In their own voice - Shedding the NRI tag

Moving to another country is never an easy or quick decision, however, my guru Sanjay Subrahmanyan urged me to take music seriously and think about pursuing it as a full-time career, says Sandeep Narayan

December 30, 2010 11:52 pm | Updated December 31, 2010 12:00 am IST

Sandeep Narayan. Photo: D. Krishnan

Sandeep Narayan. Photo: D. Krishnan

I have often come across the notion that in America I am an Indian, and in India I am an American. It made me wonder if I properly identified with either country, being strongly interested in Carnatic music, yet raised in California. My friends in America found it bizarre that I would visit Chennai once or twice a year, and that I was a South Indian vocalist. At times, I found it bizarre myself. But having been a resident of Chennai for the last four years, I realise that I’m fortunate enough to identify with both countries and cultures.

Moving to another country is never an easy or quick decision, and my move in November 2006 from Los Angeles to Chennai was no exception. Although I did spend one year in Chennai when I was 11 years old, learning music from Calcutta K.S. Krishnamurthy, I did not really consider living in India for the rest of my life to be a real possibility. During school holidays, many Indian-American children visit Chennai to learn more about their culture, specifically their interests in music and dance. As I continued to visit India throughout high school, my passion for music grew but remained secondary to my studies. “School is always first,” my parents reminded me. However, after just my first term in college, my guru Sanjay Subrahmanyan urged me to take music seriously and think about pursuing it as a full-time career. The idea seemed outrageous to me then, as I was already going down the usual path of attending a university, and expecting to find a job and work somewhere in the U.S. after completing my course. I returned to college in California after that music season, but my mindset was definitely starting to change. I was finally seeing that perhaps there was, in fact, a future in music for me. I should also credit my brother, Nirmal Narayan, for making my move a little easier as he had already been living in Chennai for one and a half years at that point. Being a mridangam artist, and a student of Umayalpuram K. Sivaraman, he had decided to spend some time immersed in the Carnatic scene. Joining him in Chennai, I surrounded myself with music and began to take things more seriously.

However we both faced our respective issues upon moving to Chennai, and the process of trying to be taken seriously as a professional musician has been no cake walk. For starters, the label of being an ‘NRI’ musician is often extremely difficult to shed. Most people do seem to realise that I am in Chennai permanently. However, I occasionally run into a sabha secretary who would ask when I got into town! Explaining that I have moved to Chennai can be tiring at times, but it’s something one gets used to and it just furthers the idea that one must live in Chennai to become a serious Carnatic musician.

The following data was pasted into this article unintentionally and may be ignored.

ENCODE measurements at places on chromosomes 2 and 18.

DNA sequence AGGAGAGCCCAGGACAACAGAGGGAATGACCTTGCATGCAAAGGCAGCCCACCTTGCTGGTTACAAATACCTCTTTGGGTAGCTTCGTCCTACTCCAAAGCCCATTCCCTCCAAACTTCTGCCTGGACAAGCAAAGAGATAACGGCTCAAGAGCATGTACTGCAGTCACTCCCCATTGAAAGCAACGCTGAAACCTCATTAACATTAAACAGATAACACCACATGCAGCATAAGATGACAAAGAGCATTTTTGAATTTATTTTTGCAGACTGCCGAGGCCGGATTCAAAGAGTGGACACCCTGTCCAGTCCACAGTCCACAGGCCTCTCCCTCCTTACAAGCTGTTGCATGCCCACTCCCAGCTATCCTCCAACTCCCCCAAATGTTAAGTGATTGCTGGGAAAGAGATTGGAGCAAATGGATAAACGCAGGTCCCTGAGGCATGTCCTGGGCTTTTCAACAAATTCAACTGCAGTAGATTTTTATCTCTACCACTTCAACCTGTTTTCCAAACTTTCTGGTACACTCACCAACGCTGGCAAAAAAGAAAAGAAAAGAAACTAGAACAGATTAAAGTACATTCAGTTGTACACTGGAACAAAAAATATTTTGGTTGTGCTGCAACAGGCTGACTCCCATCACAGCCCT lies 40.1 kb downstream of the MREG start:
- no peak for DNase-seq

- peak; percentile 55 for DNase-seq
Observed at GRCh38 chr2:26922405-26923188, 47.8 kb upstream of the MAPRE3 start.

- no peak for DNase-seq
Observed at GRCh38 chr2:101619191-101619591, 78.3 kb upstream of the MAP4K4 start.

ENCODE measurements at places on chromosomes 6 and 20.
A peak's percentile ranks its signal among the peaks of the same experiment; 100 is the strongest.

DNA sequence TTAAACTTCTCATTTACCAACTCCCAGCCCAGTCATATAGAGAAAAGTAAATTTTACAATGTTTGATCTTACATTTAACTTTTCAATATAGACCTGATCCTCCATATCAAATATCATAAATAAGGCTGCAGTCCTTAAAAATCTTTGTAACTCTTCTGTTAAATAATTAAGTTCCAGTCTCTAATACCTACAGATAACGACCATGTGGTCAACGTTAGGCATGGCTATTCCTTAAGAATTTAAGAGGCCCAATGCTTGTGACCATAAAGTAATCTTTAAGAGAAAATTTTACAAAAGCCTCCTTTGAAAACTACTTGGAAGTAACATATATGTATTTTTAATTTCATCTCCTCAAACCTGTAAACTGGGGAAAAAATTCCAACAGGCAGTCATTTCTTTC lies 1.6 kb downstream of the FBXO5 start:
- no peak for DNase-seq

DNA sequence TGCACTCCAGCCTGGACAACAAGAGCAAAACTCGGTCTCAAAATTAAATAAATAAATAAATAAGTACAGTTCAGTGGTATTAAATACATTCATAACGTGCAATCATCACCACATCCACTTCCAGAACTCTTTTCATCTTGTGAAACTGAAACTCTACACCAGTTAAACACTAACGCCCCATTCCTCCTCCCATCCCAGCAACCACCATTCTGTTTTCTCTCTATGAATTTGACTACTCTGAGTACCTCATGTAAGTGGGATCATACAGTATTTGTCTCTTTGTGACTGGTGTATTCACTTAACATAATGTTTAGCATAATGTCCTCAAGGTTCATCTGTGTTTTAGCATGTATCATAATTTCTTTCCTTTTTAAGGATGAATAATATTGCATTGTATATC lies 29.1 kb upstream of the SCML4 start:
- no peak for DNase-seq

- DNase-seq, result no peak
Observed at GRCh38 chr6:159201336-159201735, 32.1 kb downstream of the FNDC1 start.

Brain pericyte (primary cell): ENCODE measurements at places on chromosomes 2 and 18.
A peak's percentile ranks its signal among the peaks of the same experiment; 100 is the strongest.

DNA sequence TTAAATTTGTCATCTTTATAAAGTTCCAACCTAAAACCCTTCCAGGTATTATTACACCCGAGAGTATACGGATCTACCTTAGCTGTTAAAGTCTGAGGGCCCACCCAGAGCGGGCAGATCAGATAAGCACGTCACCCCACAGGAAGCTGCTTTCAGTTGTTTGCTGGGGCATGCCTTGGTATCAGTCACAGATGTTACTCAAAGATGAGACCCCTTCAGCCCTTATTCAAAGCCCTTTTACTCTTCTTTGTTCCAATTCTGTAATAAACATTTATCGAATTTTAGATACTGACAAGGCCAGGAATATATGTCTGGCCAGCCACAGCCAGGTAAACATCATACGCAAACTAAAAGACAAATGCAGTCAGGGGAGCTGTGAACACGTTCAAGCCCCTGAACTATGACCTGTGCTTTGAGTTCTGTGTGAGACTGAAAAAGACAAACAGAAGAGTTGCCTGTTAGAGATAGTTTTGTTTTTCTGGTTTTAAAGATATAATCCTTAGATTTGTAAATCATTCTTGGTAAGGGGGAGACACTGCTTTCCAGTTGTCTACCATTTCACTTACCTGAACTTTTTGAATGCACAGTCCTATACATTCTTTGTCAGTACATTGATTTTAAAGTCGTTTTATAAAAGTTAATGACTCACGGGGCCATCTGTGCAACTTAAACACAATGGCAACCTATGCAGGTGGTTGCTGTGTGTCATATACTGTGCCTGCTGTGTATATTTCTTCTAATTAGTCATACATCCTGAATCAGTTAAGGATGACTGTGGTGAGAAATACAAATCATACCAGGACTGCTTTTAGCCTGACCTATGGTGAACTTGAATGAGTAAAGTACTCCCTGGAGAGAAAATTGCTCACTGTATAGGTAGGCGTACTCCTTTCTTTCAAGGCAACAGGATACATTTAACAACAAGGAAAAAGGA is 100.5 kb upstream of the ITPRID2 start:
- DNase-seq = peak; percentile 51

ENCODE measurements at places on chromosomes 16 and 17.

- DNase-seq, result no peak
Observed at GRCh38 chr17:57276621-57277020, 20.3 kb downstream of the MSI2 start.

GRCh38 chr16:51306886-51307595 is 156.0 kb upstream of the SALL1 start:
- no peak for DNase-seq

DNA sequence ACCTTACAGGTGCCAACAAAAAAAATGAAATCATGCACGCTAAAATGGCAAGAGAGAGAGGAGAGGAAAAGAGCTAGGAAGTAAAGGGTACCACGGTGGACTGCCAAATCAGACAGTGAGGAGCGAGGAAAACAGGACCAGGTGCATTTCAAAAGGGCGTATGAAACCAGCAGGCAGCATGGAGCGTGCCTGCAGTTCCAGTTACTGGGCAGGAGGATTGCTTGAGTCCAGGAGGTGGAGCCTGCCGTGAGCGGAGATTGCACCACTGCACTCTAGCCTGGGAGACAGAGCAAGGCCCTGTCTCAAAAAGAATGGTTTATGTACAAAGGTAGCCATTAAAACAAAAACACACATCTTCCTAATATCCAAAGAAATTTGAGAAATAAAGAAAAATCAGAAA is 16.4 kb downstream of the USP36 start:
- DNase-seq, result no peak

Upon my trips back to the U.S., I have had the opportunity to perform in many cities on both the West and East coasts. It is interesting to see that in some places, a musician in my position is received as a local product of the U.S., and in some places one is introduced as a musician coming from Chennai. In the States also, there seems to be an understanding that a musician coming from Chennai has gone through more rigorous training and has perhaps reached a higher level of competency. I sometimes remind them that although the majority of my musical education has taken place in Chennai, my upbringing was back in the States, where I received my fundamental training in music.

For most individuals who are able to pursue their passion, whatever it may be, work rarely feels like ‘work’ in the negative sense. I recognise my fortunate opportunity to do something I love and make it my profession.

Although the temptation to go back to the U.S. and return to the American way of life can loom over one’s head, I know that if I were there I would always miss the music scene and concert opportunities that I have in India. Performing regularly in Chennai and constantly challenging one to reach greater heights helps an individual grow both as a musician and a person. It’s comforting to see all the efforts to pursue my passion have been worthwhile.

Sandeep Narayan is a young Carnatic vocalist from Southern California. Read about him at

Top News Today


Comments have to be in English, and in full sentences. They cannot be abusive or personal. Please abide by our community guidelines for posting your comments.

We have migrated to a new commenting platform. If you are already a registered user of The Hindu and logged in, you may continue to engage with our articles. If you do not have an account please register and login to post comments. Users can access their older comments by logging into their accounts on Vuukle.